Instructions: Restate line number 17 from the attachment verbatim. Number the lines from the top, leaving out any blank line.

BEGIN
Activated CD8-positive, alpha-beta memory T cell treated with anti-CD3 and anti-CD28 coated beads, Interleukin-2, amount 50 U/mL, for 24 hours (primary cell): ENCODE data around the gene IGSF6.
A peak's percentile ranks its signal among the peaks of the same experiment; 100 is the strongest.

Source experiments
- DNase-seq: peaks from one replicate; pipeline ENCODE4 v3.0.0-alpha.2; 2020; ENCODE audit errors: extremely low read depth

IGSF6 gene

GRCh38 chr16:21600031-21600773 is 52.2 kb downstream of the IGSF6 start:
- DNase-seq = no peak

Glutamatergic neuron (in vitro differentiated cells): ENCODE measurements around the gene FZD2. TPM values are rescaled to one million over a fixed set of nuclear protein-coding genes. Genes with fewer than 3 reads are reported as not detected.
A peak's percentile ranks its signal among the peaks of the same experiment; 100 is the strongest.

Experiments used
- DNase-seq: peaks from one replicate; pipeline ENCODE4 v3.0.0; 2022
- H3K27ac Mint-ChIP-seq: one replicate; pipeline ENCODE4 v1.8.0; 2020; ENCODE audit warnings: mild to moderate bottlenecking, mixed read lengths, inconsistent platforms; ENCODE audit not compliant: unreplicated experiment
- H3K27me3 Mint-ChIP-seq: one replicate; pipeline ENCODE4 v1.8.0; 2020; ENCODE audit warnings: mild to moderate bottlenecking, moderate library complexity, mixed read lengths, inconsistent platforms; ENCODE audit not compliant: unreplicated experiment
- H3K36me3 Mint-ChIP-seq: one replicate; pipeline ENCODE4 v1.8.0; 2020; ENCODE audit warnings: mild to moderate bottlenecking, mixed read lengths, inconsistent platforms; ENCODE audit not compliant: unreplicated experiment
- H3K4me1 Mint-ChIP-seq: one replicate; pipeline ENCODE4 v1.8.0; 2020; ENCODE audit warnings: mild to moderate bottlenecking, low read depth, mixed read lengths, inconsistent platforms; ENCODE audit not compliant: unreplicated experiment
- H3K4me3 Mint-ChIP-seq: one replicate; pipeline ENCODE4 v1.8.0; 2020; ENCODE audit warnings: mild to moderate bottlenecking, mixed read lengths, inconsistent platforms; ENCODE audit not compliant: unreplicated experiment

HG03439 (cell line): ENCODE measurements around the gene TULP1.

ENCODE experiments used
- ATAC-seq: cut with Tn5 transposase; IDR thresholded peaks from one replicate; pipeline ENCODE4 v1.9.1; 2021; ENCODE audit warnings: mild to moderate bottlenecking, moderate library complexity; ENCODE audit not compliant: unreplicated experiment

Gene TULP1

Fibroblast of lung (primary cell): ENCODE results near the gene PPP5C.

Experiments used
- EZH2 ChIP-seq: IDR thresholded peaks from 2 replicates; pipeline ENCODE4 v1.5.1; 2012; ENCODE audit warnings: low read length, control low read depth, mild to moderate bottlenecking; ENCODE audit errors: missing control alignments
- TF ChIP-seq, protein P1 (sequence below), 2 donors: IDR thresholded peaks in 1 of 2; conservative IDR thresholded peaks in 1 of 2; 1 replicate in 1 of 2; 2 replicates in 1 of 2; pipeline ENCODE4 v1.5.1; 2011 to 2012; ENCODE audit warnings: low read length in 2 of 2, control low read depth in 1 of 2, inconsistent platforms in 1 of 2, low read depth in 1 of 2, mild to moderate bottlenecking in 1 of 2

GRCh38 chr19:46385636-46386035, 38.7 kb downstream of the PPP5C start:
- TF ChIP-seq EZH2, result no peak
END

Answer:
HG03439 (cell line): ENCODE measurements around the gene TULP1.